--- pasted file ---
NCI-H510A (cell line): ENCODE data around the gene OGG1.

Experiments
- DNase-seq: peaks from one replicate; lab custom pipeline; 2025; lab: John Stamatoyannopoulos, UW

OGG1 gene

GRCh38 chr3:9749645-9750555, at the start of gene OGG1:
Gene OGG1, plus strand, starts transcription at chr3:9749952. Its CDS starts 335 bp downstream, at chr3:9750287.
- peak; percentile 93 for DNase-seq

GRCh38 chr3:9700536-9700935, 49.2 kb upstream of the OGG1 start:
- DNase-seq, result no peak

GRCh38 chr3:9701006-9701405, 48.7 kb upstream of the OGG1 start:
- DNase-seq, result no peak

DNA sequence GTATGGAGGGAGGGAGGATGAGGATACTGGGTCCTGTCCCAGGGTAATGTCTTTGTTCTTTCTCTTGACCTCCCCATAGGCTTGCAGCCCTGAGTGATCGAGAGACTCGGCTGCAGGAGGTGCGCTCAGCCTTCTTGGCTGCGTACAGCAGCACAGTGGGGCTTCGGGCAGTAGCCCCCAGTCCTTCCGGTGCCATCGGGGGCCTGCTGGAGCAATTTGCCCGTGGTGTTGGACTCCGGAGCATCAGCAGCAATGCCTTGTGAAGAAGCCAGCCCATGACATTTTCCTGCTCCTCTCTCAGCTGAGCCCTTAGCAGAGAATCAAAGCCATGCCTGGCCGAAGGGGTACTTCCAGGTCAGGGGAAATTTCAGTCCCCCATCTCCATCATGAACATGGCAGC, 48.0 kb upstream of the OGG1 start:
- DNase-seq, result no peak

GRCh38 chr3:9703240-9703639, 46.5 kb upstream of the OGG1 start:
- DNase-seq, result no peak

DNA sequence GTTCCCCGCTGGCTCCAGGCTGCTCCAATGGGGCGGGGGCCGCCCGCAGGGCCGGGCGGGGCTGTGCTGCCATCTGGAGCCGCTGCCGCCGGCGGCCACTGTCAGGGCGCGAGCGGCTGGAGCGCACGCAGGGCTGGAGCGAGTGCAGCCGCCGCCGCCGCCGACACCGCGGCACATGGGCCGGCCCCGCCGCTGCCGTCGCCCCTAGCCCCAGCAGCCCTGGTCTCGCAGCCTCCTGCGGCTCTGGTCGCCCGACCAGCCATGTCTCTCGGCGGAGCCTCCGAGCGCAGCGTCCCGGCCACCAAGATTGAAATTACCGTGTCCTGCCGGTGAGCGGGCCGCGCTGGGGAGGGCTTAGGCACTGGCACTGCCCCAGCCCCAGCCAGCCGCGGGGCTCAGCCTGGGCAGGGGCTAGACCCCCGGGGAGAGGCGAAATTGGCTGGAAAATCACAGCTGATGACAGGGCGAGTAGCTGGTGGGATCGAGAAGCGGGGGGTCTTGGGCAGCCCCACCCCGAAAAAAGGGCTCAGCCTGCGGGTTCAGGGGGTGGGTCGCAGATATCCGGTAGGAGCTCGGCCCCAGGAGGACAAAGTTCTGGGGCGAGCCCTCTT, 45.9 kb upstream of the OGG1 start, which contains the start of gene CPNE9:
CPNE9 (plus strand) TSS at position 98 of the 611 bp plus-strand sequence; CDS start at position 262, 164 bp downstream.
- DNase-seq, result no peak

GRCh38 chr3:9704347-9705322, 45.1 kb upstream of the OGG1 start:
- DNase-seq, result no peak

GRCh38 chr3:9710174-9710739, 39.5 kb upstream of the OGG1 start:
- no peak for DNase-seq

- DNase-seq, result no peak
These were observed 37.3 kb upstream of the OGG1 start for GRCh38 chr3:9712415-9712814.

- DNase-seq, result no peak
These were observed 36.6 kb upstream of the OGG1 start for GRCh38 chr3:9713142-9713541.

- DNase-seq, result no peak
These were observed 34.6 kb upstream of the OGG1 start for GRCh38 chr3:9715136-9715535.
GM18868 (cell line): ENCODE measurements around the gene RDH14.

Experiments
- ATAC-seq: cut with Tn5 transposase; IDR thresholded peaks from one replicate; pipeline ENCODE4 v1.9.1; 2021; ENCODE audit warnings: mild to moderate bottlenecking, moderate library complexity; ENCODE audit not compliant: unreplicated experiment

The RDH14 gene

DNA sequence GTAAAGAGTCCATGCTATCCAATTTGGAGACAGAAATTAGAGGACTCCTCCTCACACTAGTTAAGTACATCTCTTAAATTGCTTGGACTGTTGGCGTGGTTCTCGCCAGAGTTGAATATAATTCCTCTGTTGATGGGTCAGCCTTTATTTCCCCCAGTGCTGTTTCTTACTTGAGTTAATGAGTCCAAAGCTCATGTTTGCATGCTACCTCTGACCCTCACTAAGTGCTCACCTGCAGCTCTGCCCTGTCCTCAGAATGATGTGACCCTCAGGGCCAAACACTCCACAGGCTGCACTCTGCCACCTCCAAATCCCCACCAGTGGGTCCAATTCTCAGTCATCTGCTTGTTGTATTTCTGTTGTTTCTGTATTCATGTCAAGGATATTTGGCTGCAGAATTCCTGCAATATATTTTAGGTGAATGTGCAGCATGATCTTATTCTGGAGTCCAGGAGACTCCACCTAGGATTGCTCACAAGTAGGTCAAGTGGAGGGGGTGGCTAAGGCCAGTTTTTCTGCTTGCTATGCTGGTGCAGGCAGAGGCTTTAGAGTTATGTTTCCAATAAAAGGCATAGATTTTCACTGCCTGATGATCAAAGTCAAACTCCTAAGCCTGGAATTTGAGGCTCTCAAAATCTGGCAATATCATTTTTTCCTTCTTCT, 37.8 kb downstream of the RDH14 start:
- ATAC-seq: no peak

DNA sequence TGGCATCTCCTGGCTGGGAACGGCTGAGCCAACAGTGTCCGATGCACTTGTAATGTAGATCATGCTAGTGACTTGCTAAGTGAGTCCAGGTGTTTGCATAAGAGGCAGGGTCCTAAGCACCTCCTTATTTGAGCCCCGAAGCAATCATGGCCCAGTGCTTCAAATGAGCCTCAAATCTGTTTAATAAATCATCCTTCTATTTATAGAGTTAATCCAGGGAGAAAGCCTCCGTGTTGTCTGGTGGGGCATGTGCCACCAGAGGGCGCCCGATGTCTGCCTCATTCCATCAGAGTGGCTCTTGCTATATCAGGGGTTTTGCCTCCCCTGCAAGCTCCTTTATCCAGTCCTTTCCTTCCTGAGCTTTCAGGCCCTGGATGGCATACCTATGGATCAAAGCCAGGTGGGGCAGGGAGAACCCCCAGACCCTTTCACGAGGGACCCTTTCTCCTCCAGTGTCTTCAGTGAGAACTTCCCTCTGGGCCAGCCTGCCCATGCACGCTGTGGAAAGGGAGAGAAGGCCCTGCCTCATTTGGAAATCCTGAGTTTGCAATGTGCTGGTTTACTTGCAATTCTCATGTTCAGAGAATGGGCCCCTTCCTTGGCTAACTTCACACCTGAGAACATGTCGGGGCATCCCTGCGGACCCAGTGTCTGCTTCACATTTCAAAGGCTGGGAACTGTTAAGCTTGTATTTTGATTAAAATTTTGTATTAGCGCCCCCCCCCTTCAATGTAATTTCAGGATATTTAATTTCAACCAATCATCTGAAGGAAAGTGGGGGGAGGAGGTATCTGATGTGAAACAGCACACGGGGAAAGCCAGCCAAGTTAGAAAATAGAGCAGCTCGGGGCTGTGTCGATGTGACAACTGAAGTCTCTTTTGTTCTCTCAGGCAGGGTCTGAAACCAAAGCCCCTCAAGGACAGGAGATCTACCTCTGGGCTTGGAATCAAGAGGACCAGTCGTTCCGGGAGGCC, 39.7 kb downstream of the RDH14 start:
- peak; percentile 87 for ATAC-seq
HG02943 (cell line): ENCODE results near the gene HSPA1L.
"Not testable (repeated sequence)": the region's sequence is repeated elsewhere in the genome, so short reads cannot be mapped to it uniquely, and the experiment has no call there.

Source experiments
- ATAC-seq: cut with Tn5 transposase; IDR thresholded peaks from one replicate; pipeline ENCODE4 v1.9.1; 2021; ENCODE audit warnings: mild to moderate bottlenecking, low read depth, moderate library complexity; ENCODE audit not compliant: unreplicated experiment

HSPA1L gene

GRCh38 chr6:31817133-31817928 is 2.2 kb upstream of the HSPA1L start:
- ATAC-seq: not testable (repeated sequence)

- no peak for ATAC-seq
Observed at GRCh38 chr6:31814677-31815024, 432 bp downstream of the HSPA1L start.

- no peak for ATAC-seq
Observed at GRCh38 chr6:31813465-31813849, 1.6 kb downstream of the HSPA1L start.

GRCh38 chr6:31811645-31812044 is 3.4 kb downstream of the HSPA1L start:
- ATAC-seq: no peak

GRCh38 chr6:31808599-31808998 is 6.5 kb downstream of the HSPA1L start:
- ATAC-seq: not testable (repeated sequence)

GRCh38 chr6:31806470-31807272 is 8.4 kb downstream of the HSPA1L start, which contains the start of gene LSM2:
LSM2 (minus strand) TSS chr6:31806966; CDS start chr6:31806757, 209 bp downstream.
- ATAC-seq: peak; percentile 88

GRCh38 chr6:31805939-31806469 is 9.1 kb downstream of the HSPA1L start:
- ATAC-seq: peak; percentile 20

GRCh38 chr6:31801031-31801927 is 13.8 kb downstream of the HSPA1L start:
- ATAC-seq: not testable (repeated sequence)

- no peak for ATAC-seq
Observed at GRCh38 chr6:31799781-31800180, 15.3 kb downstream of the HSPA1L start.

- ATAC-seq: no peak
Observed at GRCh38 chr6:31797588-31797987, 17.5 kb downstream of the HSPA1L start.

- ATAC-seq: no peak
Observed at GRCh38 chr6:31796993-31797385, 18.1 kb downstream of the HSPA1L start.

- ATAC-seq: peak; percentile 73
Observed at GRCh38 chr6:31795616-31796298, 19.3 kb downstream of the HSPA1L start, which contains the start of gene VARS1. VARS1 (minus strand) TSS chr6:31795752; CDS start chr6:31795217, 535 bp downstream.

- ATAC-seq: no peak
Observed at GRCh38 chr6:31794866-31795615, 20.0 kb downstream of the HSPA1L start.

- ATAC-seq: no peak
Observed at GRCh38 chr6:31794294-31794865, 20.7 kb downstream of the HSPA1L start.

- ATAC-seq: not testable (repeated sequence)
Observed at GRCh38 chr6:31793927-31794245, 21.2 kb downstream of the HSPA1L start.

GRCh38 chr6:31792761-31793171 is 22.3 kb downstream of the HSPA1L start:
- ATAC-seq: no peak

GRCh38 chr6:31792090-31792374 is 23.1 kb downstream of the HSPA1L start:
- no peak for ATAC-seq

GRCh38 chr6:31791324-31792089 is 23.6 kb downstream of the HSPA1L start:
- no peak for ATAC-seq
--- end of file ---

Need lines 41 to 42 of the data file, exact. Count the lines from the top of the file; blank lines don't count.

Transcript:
HSPA1L gene

GRCh38 chr6:31817133-31817928 is 2.2 kb upstream of the HSPA1L start: